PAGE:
ESPE Abstracts (2022) 95 P1-501

ESPE2022 Poster Category 1 GH and IGFs (27 abstracts)

IGFBP-3 assessment in the work-up of short stature

Annalisa Deodati 1,2 , Elena Inzaghi 3 , Maria Elisa Amodeo 2 & Stefano Cianfarani 1,2,4


1Department of Systems Medicine Tor Vergata University, Rome, Italy; 2Diabetology and Growth Disorders Unit- Bambino Gesù Children's Hospital, Rome, Italy; 3Pediatrics Department, Rome, Italy; 4Department of Women's and Children's Health, Karolinska Institutet, Stockholm, Sweden

Background: The diagnosis of GH deficiency (GHD) is not straightforward in childhood and adolescence, requiring comprehensive clinical, anthropometric, biochemical, endocrine, and neuroradiological assessment. Although pharmacological GH stimulation tests are still considered the gold standard for GHD diagnosis, they are burdened by both poor specificity and side effects. Several studies have addressed the issue of sensitivity and specificity of IGFBP-3 assessment in the diagnosis of GHD, yielding conflicting data.

Aim: The objective of this study was to determine the value of IGFBP-3 assessment in the work-up of patients with short stature.

Methods and Results: We conducted a cross sectional retrospective study in a cohort of 455 subjects referred for short stature to our Unit. We performed GH stimulation tests and serum IGFBP-3 measurement in all subjects. We identified 25 GHD children (11F/14M; chronological age 5.5 ± 2.6 SDS) with height -2.9 ± 0.8 SDS and Tanner pubertal stage I at first evaluation. GHD diagnosis was based on the following anthropometric, endocrine, and radiological criteria: stature less than 2 SD score, delayed bone age (at least 1 yr), growth rate less than 25th centile, peak GH response to two different provocative tests less than 8 ng/ml to clonidine/arginine test (<19 ng/ml for GHRH + arginine test), brain magnetic resonance imaging (MRI) normal or positive for hypothalamus-pituitary abnormalities such as pituitary hypoplasia, stalk agenesis, and ectopic posterior lobe. Only 2 patients showed IGFBP-3 level < 3th centile (8%); in these two patients brain MRI abnormalities of pituitary gland were observed. Sensitivity and specificity of IGFBP-3 measurement were 17 and 97%, respectively.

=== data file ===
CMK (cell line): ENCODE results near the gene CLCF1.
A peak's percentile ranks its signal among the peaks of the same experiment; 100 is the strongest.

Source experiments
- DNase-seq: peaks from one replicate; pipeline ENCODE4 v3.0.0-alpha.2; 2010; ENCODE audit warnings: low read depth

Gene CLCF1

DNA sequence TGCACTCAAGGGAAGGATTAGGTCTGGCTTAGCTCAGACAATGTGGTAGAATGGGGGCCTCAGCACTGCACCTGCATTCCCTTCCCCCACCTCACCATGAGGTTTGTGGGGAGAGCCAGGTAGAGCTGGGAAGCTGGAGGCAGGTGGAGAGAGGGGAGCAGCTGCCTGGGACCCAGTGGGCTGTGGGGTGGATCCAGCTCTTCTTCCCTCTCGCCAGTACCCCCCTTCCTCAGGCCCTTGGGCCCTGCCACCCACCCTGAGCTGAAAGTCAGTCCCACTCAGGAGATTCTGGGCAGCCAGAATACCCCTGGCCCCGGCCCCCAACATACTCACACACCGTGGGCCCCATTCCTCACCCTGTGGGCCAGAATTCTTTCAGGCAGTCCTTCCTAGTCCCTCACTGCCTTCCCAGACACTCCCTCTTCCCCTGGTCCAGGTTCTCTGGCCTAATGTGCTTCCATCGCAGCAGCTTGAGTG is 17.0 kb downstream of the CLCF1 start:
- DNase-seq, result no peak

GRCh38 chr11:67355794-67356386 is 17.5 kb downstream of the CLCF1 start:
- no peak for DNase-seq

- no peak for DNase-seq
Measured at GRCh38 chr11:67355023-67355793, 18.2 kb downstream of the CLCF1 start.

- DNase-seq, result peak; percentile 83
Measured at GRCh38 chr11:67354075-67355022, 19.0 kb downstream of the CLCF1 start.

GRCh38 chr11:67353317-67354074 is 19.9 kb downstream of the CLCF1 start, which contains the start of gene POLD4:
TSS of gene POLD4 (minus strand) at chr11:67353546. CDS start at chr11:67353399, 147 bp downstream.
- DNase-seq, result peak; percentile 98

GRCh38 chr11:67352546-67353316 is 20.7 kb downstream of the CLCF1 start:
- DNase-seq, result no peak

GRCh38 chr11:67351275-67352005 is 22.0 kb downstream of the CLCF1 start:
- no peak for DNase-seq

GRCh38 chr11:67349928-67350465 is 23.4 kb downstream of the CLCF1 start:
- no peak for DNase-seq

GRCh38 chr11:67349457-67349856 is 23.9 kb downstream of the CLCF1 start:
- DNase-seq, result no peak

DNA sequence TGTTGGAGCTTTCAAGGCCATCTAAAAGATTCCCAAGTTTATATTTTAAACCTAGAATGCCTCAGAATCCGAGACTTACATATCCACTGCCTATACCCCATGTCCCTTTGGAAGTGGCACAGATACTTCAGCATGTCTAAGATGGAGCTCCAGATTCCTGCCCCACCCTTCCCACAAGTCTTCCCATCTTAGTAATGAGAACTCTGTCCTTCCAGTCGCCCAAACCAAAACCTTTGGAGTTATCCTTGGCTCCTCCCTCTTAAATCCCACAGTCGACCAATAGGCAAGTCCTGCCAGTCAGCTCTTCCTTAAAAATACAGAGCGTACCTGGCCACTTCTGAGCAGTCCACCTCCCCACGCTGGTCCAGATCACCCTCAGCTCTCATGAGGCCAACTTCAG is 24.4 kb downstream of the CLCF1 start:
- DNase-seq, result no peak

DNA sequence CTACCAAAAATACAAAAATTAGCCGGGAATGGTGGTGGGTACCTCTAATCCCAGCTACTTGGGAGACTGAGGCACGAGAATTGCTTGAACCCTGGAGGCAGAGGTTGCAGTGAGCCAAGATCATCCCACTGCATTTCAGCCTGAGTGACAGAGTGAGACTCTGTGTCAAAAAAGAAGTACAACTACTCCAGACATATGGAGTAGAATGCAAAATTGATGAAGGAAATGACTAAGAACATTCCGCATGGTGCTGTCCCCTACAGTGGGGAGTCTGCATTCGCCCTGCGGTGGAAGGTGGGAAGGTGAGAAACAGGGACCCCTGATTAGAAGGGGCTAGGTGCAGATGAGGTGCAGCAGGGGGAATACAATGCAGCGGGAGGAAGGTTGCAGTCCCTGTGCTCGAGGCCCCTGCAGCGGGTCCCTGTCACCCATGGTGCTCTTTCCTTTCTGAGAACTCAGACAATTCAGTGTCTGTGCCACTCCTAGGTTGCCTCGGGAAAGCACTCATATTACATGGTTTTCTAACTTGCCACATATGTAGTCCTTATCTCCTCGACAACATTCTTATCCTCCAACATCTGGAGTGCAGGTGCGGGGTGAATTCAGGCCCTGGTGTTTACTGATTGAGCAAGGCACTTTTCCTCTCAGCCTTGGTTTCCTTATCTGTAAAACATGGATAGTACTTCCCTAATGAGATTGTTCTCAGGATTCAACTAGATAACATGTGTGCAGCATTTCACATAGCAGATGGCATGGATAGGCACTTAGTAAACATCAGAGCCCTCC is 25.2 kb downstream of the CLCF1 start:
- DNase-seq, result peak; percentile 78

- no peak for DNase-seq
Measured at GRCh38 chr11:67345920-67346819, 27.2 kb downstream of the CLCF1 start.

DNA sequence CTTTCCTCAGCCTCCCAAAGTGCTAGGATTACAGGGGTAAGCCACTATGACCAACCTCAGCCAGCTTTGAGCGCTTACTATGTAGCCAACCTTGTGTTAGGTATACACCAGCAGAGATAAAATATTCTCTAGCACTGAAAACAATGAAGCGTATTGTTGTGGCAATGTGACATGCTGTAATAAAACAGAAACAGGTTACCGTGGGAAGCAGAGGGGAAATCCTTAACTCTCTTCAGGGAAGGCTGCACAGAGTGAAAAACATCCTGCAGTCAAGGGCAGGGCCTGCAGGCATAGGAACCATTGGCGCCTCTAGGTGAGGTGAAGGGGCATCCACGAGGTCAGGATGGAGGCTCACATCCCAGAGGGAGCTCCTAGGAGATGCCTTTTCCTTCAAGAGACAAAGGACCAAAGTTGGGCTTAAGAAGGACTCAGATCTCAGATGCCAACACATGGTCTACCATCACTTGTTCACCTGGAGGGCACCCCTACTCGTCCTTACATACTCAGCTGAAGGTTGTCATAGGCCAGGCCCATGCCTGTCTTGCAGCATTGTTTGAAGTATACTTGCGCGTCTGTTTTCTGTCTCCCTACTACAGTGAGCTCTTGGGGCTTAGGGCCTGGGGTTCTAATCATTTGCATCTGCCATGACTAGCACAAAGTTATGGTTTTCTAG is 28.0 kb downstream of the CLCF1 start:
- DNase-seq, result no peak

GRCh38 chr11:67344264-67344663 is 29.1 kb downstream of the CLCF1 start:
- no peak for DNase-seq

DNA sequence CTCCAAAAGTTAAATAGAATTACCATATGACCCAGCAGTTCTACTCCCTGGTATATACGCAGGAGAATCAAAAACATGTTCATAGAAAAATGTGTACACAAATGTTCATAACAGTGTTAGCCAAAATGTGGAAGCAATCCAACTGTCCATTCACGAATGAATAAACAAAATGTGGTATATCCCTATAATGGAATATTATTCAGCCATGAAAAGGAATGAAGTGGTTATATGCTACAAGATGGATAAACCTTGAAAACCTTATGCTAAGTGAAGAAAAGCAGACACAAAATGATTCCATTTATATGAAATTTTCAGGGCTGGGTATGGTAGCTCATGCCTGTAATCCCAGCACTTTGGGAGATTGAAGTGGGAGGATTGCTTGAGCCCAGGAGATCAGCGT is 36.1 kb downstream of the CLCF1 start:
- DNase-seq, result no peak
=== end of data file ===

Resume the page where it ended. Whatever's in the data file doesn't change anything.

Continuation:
Conclusion: Our results suggest that normal IGFBP-3 serum concentrations do not exclude GHD in more than 80% of patients. The low sensitivity of IGFBP-3 measurement makes it too inaccurate as a screening test in the work-up of children with short stature.

Volume 95

60th Annual ESPE (ESPE 2022)

Rome, Italy
15 Sep 2022 - 17 Sep 2022

European Society for Paediatric Endocrinology 

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